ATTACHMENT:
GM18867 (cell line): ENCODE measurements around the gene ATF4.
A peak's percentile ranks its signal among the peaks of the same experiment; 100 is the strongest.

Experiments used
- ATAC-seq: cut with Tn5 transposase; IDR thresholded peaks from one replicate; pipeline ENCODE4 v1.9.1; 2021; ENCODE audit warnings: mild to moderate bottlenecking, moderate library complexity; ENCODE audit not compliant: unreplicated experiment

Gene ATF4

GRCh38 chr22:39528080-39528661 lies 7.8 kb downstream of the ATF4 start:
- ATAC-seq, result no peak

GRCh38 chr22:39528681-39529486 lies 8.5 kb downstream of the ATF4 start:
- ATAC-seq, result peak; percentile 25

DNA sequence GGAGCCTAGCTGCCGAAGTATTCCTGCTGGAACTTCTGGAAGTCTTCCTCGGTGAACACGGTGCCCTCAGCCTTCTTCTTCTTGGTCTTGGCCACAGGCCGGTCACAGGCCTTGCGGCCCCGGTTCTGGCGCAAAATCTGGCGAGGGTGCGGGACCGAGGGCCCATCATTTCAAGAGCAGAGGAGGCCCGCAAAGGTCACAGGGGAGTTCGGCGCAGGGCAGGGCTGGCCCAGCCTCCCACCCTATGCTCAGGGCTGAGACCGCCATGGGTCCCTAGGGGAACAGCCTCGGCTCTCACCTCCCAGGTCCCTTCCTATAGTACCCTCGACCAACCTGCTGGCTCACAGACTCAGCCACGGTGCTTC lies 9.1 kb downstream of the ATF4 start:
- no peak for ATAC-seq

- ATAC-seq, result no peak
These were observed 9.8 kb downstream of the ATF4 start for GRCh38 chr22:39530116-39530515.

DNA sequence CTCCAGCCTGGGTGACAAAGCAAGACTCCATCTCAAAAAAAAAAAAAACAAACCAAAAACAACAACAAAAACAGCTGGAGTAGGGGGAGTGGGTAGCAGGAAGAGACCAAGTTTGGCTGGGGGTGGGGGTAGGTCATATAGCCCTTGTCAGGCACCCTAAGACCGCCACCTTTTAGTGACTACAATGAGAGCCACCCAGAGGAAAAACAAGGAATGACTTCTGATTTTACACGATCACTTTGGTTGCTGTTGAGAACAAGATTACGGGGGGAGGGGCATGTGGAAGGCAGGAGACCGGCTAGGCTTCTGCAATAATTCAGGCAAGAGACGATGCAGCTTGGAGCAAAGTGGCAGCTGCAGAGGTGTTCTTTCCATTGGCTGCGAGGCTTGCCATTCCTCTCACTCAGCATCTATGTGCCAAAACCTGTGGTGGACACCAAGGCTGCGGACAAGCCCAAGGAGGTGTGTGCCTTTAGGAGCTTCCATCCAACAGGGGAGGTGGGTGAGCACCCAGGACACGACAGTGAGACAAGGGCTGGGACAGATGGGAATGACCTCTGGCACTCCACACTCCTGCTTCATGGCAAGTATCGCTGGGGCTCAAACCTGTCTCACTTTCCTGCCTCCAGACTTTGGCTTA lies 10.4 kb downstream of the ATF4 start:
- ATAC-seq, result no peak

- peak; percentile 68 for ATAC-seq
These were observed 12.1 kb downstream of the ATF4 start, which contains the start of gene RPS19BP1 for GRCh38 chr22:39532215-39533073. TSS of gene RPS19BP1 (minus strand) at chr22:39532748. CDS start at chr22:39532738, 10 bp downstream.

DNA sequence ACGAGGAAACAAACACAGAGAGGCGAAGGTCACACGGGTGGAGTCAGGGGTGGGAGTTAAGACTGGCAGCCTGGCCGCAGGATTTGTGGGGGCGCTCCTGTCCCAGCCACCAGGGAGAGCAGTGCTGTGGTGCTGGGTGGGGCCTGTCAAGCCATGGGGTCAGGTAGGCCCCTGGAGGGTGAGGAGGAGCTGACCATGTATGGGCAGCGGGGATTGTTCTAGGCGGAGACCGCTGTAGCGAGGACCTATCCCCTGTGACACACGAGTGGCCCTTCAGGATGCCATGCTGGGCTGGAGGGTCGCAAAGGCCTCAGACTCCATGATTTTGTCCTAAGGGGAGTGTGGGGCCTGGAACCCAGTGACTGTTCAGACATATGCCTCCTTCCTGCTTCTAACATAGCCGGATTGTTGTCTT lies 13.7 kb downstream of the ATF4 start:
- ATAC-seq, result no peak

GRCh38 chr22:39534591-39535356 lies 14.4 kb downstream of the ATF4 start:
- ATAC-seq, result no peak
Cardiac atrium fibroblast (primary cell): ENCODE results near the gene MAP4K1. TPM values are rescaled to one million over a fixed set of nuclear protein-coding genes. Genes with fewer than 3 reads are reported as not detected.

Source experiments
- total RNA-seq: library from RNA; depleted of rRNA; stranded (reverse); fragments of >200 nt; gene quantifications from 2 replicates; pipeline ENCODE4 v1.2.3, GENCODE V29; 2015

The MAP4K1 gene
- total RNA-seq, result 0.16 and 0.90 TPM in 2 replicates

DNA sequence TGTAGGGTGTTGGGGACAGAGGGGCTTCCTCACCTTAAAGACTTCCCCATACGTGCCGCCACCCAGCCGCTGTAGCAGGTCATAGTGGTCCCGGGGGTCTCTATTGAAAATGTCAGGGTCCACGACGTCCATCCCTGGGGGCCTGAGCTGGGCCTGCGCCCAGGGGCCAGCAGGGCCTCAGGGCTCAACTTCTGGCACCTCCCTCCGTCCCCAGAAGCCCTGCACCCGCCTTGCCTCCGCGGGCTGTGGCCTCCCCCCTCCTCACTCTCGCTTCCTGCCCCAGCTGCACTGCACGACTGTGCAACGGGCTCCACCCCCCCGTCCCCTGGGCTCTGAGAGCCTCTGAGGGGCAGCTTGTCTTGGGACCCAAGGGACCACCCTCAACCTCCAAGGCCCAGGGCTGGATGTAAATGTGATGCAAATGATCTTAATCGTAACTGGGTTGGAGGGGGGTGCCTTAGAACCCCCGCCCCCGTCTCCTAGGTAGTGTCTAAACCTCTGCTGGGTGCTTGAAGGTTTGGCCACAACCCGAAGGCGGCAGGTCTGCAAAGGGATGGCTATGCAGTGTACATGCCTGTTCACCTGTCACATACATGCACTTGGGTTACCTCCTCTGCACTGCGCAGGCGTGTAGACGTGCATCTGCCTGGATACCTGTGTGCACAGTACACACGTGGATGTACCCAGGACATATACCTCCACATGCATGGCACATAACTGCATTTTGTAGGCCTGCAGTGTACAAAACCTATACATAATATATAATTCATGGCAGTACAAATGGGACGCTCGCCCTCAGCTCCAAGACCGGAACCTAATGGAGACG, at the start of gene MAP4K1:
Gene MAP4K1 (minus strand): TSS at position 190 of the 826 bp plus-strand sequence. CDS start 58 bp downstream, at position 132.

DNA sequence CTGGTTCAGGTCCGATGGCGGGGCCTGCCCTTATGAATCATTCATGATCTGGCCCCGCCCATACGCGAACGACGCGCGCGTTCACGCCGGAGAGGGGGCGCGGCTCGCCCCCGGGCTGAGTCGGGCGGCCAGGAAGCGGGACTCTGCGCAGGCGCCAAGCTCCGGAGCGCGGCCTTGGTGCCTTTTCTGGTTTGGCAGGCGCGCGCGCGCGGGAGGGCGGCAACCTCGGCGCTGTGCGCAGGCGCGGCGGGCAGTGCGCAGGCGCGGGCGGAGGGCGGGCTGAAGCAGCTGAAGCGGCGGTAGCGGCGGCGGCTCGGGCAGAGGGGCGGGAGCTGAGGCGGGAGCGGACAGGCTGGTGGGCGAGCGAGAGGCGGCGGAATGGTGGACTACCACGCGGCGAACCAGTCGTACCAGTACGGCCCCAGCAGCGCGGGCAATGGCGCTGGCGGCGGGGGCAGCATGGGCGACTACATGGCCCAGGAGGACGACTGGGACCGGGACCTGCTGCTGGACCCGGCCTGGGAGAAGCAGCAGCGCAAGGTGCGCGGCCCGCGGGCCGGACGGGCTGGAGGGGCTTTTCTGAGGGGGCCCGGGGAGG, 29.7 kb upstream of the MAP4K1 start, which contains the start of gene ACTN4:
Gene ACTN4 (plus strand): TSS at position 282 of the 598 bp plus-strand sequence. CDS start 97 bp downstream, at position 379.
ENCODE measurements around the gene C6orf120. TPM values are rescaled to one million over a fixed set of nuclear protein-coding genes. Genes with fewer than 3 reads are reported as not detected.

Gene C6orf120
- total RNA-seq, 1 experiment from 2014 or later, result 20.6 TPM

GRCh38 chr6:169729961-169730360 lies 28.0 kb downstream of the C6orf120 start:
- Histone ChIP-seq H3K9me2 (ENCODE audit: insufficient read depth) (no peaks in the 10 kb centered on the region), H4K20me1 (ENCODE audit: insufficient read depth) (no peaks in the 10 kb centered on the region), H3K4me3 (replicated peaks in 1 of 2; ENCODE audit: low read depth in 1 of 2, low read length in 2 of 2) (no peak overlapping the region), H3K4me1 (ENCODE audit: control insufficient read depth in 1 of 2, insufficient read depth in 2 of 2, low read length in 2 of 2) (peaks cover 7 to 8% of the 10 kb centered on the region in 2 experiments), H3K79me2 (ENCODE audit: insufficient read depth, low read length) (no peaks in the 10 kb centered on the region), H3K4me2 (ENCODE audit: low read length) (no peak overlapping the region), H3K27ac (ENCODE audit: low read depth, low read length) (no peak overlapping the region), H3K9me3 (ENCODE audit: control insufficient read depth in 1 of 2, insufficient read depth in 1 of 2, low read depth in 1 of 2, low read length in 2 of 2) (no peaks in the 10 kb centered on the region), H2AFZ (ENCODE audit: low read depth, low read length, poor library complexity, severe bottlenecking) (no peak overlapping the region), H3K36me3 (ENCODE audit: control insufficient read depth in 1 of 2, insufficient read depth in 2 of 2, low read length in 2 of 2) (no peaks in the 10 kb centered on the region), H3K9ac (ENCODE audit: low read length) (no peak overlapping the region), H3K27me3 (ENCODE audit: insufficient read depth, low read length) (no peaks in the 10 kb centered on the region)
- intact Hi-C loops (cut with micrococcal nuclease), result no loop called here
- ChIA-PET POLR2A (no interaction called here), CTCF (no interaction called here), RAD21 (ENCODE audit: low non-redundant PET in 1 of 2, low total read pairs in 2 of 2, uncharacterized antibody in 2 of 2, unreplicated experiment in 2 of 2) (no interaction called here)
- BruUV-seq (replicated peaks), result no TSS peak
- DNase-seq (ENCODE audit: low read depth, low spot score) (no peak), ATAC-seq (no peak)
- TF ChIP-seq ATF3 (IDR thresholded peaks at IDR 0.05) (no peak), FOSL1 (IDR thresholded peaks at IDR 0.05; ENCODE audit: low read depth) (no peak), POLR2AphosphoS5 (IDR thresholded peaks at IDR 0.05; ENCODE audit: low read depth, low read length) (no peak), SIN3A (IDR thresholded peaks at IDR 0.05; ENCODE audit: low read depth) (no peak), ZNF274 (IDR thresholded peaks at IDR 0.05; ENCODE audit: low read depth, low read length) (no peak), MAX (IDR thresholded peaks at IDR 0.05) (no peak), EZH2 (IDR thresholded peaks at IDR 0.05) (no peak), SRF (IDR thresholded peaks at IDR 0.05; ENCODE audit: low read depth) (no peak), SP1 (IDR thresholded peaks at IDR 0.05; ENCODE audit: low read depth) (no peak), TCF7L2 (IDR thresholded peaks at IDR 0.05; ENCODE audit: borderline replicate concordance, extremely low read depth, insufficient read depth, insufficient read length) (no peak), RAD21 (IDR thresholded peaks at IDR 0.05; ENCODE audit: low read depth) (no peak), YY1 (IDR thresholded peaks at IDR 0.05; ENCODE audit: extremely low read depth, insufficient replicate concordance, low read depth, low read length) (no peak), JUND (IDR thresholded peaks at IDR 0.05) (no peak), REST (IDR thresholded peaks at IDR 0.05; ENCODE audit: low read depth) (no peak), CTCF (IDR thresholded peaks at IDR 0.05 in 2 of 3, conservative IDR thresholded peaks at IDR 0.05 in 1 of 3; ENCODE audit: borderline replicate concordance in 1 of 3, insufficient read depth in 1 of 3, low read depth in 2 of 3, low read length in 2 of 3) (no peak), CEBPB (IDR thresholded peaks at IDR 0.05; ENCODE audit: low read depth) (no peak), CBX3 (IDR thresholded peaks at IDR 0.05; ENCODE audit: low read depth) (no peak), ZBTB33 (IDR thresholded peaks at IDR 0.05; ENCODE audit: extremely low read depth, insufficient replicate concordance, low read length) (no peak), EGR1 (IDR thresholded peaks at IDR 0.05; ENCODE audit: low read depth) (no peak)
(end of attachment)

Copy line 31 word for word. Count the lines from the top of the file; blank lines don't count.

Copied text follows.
ENCODE measurements around the gene C6orf120. TPM values are rescaled to one million over a fixed set of nuclear protein-coding genes. Genes with fewer than 3 reads are reported as not detected.